As businesses and society continue to realise the crucial need to integrate eco-friendly practices and priorities such as CSR initiatives and more effective waste disposal, there remains a question of who should be responsible for the product once it reaches its end of life. Often, the answer for many businesses is that the responsibility of the proper disposal lies with the consumer, with very little accountability for the producers regarding the product lifecycle. However, in recent years, there has been a change in approach with the introduction of EPR in many parts of the world and the accountability falling back on the manufacturers and distributors at least in certain segments. At the recently held panel discussion organised by Sleep Expo Middle East, experts examined the need for EPR and ways to improve the circularity of mattresses.
Regarding the EPR schemes and acceptance in specific regions, Frederik Lauwaert, Managing Director, European Bedding Industries Association (EBIA) said it was a central topic at present in the European Union. “There is the Green Deal, circular economy action plans and more recently the sustainable products initiatives that will lead to some legislative proposals before the end of the year on sustainability of products,” he said.
The European Commission (EC) has also in the past stated that EPR schemes are efficient for waste management. The sustainable products initiatives launched by the EC aims at making products more sustainable and increasing recycled content. “And here furniture including mattresses are considered as a priority product, so there is a lot of pressure in the market related to EPR schemes. It is in this regard we had published a state-of-play study on where we are in different countries on EPR schemes. This is an important topic, and we see an increase in pressure from EU authorities, both national and regional.”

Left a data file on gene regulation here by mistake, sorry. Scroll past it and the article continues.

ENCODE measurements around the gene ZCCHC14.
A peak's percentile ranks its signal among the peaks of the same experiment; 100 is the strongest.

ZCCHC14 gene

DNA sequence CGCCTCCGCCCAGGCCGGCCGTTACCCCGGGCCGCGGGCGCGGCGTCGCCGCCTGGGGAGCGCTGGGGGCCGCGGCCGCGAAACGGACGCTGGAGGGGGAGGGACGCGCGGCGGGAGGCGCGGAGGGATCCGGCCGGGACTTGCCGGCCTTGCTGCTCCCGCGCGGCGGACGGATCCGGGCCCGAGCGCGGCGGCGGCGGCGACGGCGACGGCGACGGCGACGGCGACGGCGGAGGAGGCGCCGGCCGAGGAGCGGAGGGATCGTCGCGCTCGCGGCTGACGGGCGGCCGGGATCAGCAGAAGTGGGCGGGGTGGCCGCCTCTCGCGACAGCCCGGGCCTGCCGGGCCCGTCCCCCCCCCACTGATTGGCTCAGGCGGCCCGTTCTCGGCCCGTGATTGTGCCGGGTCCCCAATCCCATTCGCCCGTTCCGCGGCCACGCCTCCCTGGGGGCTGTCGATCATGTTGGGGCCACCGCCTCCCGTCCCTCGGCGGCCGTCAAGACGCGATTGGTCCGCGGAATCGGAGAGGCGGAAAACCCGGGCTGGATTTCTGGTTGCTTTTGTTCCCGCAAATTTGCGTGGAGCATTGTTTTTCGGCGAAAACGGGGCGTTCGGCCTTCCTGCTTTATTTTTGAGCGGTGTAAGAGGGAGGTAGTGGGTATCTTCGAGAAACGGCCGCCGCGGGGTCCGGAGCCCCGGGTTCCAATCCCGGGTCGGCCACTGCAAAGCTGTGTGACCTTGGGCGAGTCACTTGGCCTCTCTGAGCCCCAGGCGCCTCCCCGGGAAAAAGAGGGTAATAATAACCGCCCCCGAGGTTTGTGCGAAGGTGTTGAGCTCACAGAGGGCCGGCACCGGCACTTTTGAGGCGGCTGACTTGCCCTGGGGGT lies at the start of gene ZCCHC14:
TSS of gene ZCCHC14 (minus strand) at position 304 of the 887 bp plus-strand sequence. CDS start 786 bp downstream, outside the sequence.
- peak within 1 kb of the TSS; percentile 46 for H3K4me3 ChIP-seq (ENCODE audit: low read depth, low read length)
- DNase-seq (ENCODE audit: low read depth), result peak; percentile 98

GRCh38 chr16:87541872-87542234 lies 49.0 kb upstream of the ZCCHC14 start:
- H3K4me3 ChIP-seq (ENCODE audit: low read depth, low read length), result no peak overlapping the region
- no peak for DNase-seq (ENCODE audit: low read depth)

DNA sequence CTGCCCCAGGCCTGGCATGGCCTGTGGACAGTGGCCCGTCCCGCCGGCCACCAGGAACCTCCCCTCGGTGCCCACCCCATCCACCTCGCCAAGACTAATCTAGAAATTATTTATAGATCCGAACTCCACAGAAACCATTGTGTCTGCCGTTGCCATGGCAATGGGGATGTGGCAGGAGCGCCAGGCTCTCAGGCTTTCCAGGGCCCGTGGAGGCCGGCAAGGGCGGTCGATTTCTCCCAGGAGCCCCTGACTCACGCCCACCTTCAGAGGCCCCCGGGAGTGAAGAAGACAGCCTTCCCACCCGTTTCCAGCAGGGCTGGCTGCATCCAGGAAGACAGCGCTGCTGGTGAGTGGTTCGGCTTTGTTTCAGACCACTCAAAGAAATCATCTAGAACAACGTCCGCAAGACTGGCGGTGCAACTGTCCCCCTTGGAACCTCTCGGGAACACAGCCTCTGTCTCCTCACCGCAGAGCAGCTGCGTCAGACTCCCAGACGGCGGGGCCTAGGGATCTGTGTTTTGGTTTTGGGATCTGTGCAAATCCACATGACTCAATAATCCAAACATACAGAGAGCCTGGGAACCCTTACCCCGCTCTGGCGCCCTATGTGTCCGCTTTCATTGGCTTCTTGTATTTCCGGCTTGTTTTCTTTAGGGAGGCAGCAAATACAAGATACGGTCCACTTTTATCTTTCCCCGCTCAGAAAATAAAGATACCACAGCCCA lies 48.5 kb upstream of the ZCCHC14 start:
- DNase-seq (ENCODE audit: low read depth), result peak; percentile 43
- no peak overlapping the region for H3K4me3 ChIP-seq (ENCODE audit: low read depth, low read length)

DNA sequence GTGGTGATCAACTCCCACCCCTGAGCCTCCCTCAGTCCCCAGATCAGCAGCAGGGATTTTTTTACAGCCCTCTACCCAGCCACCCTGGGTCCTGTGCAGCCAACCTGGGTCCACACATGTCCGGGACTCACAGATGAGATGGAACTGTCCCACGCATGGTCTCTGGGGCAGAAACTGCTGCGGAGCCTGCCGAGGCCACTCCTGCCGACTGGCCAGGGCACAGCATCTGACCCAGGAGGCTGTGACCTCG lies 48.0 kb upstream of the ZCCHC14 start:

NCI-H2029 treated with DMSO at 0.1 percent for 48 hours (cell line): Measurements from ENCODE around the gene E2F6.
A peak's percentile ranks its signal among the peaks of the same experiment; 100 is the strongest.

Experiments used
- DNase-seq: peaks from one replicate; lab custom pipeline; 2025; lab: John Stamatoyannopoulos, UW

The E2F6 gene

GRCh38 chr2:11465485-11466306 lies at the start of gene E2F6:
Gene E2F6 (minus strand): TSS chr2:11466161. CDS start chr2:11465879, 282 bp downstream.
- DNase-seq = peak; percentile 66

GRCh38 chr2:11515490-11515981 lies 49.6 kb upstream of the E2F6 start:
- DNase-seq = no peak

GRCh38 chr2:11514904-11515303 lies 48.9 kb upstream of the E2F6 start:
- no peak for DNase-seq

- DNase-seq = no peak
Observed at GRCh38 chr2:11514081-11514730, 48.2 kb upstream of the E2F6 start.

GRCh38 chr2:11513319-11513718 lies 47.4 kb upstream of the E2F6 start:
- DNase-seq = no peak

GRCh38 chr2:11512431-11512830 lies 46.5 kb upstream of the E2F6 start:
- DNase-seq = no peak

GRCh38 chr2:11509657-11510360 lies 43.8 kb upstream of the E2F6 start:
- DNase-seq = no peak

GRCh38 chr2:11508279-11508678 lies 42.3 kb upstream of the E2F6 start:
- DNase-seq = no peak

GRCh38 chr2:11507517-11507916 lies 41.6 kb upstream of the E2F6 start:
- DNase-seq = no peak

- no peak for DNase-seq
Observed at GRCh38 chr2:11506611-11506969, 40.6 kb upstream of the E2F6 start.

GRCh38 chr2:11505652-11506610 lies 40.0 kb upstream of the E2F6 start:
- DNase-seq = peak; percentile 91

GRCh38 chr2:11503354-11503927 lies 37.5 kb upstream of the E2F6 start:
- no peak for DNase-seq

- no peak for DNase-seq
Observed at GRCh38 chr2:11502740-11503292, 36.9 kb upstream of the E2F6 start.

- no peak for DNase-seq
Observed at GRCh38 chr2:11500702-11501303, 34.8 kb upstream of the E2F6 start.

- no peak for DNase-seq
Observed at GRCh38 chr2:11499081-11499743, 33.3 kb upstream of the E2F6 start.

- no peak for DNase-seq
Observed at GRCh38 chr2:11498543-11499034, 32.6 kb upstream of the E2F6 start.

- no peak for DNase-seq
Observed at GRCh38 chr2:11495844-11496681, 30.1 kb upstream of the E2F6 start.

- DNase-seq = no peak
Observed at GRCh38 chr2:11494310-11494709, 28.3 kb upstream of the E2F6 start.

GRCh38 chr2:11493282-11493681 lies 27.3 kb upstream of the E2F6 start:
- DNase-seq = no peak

In India, certain EPR schemes are slowly being introduced and the government has laid certain guidelines, but there is no law, said Sundaresan Srinivasan, Secretary, Indian Sleep Products Federation (ISPF). ISPF has proactively taken many steps over the last few months, he said, adding that they have conducted several seminars and workshops considering two important factors. “First, we need to take care of the planet. Secondly, about 20 million units of mattresses are being produced annually and we want to see at least half the amount reprocessed or reused in due course. Keeping in view the material usage, various valuable materials should be recaptured and reused.” These are two major objectives and they are also raising awareness on these issues, with all stakeholders showing keen interest and commitment to this initiative, he added.
With specific reference to Middle East and Africa, Lucie Porcelli, Dow Chemical Business Sustainability Leader EMEAI argued that it might be a bit early to debate EPR schemes. “But we already see a great effort from the foam producers in the region who are constantly looking to improve and are making mechanical recycling of polyurethanes more acceptable on a large scale. Mechanical recycling has its advantages and disadvantages, but it is important that we encourage more and more of such recycling to take place, because it generates value for the mattress manufacturers and helps avoid sending the material to the landfill,” she commented.